In Praise of the Roads Less Taken
There is a tiny coffee shop in the bowels of Grand Central Station here in New York. The landmark building is something of a mid-town crossroads, of course. I’m often asked to meet clients near there on their way in or out of the city from points north. The locale boasts many places to meet, of course, including the de rigueur Starbucks. Yet, I specify this wee spot, friendly, albeit neither particularly comfortable nor especially convenient.
It’s fair to ask why? Many of my colleagues certainly do.
I find that in these off-the-beaten track commercial enterprises we sometimes spot some strange value being offered, something that keeps them in business despite their clear violation of the ‘location, location, location’ mantra. When we figure out the puzzling benefit delivered, we identify a key unmet need in the marketplace. It’s not just in the byzantine underbelly of a mammoth train station we can see such meaning. It’s by bothering to take the road less traveled, business can find the next big idea. Personally, I love searching out the path that diverges and noticing how ‘way leads on to way,’ e.g. how big ideas come from glimpses of needs unmet.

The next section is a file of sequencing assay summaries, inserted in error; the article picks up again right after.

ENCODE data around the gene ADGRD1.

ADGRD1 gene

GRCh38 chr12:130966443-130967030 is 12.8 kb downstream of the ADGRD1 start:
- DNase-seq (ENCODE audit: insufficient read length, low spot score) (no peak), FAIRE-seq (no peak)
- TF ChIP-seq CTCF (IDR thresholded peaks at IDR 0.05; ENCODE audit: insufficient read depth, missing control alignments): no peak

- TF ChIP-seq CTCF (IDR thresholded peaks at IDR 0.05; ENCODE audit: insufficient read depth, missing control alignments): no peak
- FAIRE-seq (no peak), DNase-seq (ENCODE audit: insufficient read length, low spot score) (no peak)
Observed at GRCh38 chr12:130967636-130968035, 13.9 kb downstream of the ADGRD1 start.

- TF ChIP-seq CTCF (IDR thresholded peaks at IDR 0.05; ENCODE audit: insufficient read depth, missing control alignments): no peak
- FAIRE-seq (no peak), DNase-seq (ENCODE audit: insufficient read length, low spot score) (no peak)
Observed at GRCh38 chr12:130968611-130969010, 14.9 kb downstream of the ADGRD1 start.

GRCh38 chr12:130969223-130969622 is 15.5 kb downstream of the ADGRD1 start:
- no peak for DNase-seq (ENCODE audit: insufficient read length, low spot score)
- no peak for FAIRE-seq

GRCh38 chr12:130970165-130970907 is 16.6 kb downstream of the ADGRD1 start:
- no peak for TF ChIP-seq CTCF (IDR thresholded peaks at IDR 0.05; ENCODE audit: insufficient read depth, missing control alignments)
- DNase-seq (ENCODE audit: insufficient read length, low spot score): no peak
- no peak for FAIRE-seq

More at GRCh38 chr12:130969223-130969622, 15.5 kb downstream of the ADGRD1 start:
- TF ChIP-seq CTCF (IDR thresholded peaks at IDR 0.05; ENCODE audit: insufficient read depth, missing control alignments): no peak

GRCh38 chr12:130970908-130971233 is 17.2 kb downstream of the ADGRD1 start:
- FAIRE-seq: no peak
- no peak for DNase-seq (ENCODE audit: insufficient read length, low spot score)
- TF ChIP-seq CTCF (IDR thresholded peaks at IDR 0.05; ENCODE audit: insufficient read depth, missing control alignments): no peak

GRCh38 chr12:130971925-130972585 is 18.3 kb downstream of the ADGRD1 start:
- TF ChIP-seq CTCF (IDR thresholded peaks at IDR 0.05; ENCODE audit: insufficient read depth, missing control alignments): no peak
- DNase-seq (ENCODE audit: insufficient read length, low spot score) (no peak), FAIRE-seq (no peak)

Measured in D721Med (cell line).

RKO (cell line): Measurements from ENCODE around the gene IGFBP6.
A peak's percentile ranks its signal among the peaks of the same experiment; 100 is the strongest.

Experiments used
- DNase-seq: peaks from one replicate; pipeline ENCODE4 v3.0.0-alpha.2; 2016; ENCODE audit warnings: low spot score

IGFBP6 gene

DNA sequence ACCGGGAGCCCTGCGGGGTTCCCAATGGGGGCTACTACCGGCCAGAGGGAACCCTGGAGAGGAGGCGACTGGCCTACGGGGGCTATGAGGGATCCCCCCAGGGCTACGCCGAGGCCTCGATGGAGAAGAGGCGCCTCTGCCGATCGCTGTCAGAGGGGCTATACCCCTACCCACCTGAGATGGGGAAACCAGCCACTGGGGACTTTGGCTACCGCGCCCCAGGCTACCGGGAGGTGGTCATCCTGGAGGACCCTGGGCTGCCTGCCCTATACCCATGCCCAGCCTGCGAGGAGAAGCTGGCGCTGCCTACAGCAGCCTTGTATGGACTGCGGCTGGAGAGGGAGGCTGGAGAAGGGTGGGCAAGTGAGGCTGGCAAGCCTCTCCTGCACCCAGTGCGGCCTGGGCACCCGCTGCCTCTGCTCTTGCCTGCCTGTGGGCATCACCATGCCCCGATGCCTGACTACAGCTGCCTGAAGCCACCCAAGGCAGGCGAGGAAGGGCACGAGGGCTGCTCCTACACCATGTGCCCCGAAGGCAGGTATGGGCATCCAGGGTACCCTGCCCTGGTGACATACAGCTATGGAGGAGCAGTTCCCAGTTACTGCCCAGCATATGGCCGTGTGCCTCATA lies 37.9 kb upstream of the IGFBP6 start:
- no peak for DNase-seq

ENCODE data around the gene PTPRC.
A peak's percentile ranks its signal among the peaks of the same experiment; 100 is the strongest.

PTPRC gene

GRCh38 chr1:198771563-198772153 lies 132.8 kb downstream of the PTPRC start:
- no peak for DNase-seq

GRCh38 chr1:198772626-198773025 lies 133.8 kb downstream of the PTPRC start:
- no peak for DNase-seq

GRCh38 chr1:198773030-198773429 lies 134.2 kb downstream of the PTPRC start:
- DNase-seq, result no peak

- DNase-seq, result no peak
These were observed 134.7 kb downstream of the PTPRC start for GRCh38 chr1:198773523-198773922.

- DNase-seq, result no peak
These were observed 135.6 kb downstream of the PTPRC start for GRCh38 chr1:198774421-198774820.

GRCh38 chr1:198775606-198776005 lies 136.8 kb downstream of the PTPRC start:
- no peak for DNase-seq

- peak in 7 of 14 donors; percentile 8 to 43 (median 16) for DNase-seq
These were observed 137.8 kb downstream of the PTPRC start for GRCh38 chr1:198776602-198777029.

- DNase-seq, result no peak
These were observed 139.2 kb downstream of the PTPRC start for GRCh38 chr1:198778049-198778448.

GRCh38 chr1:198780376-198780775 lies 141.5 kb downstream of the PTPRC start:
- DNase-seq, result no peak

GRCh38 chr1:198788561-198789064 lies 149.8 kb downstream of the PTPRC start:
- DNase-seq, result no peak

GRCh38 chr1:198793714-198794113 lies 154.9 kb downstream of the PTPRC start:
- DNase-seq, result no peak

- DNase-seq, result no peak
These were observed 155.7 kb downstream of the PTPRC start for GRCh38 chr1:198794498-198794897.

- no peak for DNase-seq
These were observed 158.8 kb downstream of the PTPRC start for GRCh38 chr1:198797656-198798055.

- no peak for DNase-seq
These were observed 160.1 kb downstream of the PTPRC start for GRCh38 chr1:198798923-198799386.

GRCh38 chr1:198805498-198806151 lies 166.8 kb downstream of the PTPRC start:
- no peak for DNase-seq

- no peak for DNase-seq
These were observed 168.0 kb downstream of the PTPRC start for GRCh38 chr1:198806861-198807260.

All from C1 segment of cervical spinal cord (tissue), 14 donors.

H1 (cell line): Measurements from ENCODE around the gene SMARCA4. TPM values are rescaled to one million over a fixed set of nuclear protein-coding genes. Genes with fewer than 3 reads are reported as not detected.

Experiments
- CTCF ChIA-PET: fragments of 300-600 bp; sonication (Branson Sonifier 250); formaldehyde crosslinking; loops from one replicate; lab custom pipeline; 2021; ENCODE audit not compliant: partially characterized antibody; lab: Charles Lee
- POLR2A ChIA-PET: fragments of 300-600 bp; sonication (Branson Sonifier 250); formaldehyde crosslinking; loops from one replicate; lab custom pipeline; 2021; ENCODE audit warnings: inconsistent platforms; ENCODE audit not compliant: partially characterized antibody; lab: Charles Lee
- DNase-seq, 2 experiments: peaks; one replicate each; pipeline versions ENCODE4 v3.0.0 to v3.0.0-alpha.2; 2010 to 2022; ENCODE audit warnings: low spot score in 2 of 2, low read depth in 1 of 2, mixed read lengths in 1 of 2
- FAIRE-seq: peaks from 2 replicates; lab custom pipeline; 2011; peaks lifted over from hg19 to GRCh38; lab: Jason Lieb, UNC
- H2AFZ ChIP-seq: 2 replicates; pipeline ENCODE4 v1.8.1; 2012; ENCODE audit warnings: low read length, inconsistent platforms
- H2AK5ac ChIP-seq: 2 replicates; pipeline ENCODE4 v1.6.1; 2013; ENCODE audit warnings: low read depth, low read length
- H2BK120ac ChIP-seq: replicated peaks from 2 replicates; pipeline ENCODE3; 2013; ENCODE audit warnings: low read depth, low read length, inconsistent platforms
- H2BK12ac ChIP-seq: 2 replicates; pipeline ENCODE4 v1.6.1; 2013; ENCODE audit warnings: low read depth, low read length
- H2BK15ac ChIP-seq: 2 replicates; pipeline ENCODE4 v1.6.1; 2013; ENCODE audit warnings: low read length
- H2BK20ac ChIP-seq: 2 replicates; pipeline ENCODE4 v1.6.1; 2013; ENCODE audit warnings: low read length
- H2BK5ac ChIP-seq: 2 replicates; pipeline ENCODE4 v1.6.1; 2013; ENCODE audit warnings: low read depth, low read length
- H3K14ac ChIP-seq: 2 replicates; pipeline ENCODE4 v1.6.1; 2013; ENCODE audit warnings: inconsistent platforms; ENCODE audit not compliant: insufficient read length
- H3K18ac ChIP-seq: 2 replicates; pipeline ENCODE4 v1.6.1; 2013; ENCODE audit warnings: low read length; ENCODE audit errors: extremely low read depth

So, what’s going on at my tiny coffee shop? It took three separate sessions, sitting on one of the four stools offered, but I think I now know it. The shop has, hidden behind the counter but still obvious if you stare, dozens of plastic cups with lids, already filled and ready to go with…what? Not coffee ready to be iced. Not tea, either.
They have ‘go cups’ at the ready with white and red wine. The peak sales period beginning at 4 p.m. as commuters head home in trains recently denuded of their bar cars. This speaks volumes, of course. Why commuters need ‘go cups,’ since they are heading home to their safe havens in Westchester or Connecticut (or am I being pointlessly dense). Why trains now forego bar cars? (The profit not worth the ruckus? Or risk of lawsuits once inebriated passengers get behind the wheels of their station cars?) The endless responsiveness of the marketplace, of course. Still, one can’t help but wonder if there isn’t a new ‘on premise’ ready to be imagined, perhaps by a liquor company, with its own ‘rolling stock,’ so to speak. Easy.